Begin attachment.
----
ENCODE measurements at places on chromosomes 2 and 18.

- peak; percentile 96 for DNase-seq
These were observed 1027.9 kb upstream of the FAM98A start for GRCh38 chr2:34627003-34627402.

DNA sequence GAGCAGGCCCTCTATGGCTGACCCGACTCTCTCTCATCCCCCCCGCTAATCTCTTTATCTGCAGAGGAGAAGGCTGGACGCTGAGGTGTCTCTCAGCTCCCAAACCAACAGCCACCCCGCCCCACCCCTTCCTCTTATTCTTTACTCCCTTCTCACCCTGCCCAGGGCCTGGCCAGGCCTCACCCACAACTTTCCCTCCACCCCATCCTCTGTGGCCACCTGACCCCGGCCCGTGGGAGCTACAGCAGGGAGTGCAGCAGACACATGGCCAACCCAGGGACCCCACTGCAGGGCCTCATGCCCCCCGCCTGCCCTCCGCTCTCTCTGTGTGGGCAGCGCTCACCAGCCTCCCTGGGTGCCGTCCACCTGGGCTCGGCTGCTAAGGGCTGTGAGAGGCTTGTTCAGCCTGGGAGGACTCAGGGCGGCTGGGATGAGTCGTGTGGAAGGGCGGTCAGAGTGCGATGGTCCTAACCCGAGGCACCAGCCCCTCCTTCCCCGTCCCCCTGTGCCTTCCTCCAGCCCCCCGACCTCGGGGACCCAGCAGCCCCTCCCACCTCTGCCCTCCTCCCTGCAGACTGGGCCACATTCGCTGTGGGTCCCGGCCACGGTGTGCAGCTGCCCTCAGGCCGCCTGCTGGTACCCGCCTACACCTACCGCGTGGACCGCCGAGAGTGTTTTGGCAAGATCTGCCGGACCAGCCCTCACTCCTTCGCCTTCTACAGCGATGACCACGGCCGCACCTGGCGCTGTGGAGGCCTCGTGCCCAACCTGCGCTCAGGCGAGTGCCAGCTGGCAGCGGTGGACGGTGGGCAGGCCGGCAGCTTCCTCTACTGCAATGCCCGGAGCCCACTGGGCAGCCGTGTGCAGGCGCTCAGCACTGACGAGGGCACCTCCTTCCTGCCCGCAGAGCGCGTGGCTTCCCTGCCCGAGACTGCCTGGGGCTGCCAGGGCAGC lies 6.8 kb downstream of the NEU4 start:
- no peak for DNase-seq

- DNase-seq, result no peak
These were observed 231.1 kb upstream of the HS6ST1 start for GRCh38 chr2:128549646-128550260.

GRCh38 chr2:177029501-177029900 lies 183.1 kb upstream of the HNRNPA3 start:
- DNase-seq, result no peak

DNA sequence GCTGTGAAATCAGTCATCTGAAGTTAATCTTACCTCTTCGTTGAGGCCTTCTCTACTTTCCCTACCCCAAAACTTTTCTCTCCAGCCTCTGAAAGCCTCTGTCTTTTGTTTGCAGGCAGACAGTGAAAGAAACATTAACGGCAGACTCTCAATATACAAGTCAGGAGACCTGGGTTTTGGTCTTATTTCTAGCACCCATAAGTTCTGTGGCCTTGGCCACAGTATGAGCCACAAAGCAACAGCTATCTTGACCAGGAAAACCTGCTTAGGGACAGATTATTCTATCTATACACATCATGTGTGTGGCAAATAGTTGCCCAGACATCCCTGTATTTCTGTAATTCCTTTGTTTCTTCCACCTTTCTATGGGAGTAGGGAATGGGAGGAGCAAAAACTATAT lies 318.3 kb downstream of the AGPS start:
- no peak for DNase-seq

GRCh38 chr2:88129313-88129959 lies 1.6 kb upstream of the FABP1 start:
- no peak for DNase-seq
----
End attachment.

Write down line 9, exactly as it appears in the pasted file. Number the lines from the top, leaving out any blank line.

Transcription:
- DNase-seq, result no peak